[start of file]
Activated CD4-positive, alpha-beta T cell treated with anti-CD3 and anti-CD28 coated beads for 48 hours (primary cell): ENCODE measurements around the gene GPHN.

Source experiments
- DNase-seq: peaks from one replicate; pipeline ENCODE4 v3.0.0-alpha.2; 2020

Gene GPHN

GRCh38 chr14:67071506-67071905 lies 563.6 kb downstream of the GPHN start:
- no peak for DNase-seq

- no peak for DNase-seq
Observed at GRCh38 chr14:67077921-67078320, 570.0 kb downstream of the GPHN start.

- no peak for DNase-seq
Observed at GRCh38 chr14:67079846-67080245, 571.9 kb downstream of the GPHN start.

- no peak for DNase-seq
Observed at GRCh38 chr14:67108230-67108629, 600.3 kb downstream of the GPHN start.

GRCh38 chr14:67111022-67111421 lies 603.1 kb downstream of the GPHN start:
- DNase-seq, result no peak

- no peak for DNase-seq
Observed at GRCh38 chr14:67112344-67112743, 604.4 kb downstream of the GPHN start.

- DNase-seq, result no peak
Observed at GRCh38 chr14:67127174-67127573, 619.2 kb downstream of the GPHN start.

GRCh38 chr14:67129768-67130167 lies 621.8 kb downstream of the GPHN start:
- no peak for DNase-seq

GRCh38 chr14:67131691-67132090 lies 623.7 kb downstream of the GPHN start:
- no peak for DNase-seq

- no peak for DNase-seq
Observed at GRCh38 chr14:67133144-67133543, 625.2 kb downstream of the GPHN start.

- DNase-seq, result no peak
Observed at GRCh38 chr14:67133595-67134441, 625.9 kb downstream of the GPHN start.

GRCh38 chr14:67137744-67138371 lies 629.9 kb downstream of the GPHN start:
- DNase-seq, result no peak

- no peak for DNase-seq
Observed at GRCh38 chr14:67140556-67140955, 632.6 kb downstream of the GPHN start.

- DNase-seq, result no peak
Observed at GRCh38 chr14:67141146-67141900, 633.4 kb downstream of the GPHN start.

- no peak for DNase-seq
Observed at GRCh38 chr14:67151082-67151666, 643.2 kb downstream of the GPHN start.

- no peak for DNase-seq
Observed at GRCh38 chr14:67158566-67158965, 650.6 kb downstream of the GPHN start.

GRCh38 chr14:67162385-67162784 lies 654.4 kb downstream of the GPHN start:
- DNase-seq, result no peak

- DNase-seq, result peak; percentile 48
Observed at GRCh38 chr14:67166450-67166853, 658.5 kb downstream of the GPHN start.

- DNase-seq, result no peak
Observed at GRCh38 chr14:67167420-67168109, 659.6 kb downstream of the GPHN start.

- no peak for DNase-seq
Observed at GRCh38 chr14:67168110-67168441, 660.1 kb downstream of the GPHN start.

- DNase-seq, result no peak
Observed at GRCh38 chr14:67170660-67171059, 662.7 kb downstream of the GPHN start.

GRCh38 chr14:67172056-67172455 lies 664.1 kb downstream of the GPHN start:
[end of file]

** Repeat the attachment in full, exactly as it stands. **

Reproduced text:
Activated CD4-positive, alpha-beta T cell treated with anti-CD3 and anti-CD28 coated beads for 48 hours (primary cell): ENCODE measurements around the gene GPHN.

Source experiments
- DNase-seq: peaks from one replicate; pipeline ENCODE4 v3.0.0-alpha.2; 2020

Gene GPHN

GRCh38 chr14:67071506-67071905 lies 563.6 kb downstream of the GPHN start:
- no peak for DNase-seq

- no peak for DNase-seq
Observed at GRCh38 chr14:67077921-67078320, 570.0 kb downstream of the GPHN start.

- no peak for DNase-seq
Observed at GRCh38 chr14:67079846-67080245, 571.9 kb downstream of the GPHN start.

- no peak for DNase-seq
Observed at GRCh38 chr14:67108230-67108629, 600.3 kb downstream of the GPHN start.

GRCh38 chr14:67111022-67111421 lies 603.1 kb downstream of the GPHN start:
- DNase-seq, result no peak

- no peak for DNase-seq
Observed at GRCh38 chr14:67112344-67112743, 604.4 kb downstream of the GPHN start.

- DNase-seq, result no peak
Observed at GRCh38 chr14:67127174-67127573, 619.2 kb downstream of the GPHN start.

GRCh38 chr14:67129768-67130167 lies 621.8 kb downstream of the GPHN start:
- no peak for DNase-seq

GRCh38 chr14:67131691-67132090 lies 623.7 kb downstream of the GPHN start:
- no peak for DNase-seq

- no peak for DNase-seq
Observed at GRCh38 chr14:67133144-67133543, 625.2 kb downstream of the GPHN start.

- DNase-seq, result no peak
Observed at GRCh38 chr14:67133595-67134441, 625.9 kb downstream of the GPHN start.

GRCh38 chr14:67137744-67138371 lies 629.9 kb downstream of the GPHN start:
- DNase-seq, result no peak

- no peak for DNase-seq
Observed at GRCh38 chr14:67140556-67140955, 632.6 kb downstream of the GPHN start.

- DNase-seq, result no peak
Observed at GRCh38 chr14:67141146-67141900, 633.4 kb downstream of the GPHN start.

- no peak for DNase-seq
Observed at GRCh38 chr14:67151082-67151666, 643.2 kb downstream of the GPHN start.

- no peak for DNase-seq
Observed at GRCh38 chr14:67158566-67158965, 650.6 kb downstream of the GPHN start.

GRCh38 chr14:67162385-67162784 lies 654.4 kb downstream of the GPHN start:
- DNase-seq, result no peak

- DNase-seq, result peak; percentile 48
Observed at GRCh38 chr14:67166450-67166853, 658.5 kb downstream of the GPHN start.

- DNase-seq, result no peak
Observed at GRCh38 chr14:67167420-67168109, 659.6 kb downstream of the GPHN start.

- no peak for DNase-seq
Observed at GRCh38 chr14:67168110-67168441, 660.1 kb downstream of the GPHN start.

- DNase-seq, result no peak
Observed at GRCh38 chr14:67170660-67171059, 662.7 kb downstream of the GPHN start.

GRCh38 chr14:67172056-67172455 lies 664.1 kb downstream of the GPHN start: